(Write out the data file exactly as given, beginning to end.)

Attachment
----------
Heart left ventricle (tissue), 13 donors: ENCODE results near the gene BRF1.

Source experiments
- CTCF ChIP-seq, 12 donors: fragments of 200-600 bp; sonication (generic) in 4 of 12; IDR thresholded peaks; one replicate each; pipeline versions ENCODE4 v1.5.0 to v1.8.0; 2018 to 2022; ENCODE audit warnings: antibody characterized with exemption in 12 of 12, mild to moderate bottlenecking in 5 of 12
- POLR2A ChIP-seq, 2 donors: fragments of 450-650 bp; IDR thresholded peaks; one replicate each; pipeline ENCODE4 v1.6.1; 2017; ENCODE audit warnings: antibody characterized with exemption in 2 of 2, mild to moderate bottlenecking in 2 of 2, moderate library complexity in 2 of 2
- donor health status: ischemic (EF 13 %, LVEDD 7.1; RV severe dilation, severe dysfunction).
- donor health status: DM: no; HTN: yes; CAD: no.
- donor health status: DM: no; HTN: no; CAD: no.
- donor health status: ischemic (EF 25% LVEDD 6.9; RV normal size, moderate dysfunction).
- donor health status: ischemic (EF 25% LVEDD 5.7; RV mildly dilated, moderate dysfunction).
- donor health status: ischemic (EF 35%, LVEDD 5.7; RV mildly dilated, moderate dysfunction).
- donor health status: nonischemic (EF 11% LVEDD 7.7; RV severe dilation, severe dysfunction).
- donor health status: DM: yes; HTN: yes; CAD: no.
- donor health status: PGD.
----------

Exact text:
Heart left ventricle (tissue), 13 donors: ENCODE results near the gene BRF1.

Source experiments
- CTCF ChIP-seq, 12 donors: fragments of 200-600 bp; sonication (generic) in 4 of 12; IDR thresholded peaks; one replicate each; pipeline versions ENCODE4 v1.5.0 to v1.8.0; 2018 to 2022; ENCODE audit warnings: antibody characterized with exemption in 12 of 12, mild to moderate bottlenecking in 5 of 12
- POLR2A ChIP-seq, 2 donors: fragments of 450-650 bp; IDR thresholded peaks; one replicate each; pipeline ENCODE4 v1.6.1; 2017; ENCODE audit warnings: antibody characterized with exemption in 2 of 2, mild to moderate bottlenecking in 2 of 2, moderate library complexity in 2 of 2
- donor health status: ischemic (EF 13 %, LVEDD 7.1; RV severe dilation, severe dysfunction).
- donor health status: DM: no; HTN: yes; CAD: no.
- donor health status: DM: no; HTN: no; CAD: no.
- donor health status: ischemic (EF 25% LVEDD 6.9; RV normal size, moderate dysfunction).
- donor health status: ischemic (EF 25% LVEDD 5.7; RV mildly dilated, moderate dysfunction).
- donor health status: ischemic (EF 35%, LVEDD 5.7; RV mildly dilated, moderate dysfunction).
- donor health status: nonischemic (EF 11% LVEDD 7.7; RV severe dilation, severe dysfunction).
- donor health status: DM: yes; HTN: yes; CAD: no.
- donor health status: PGD.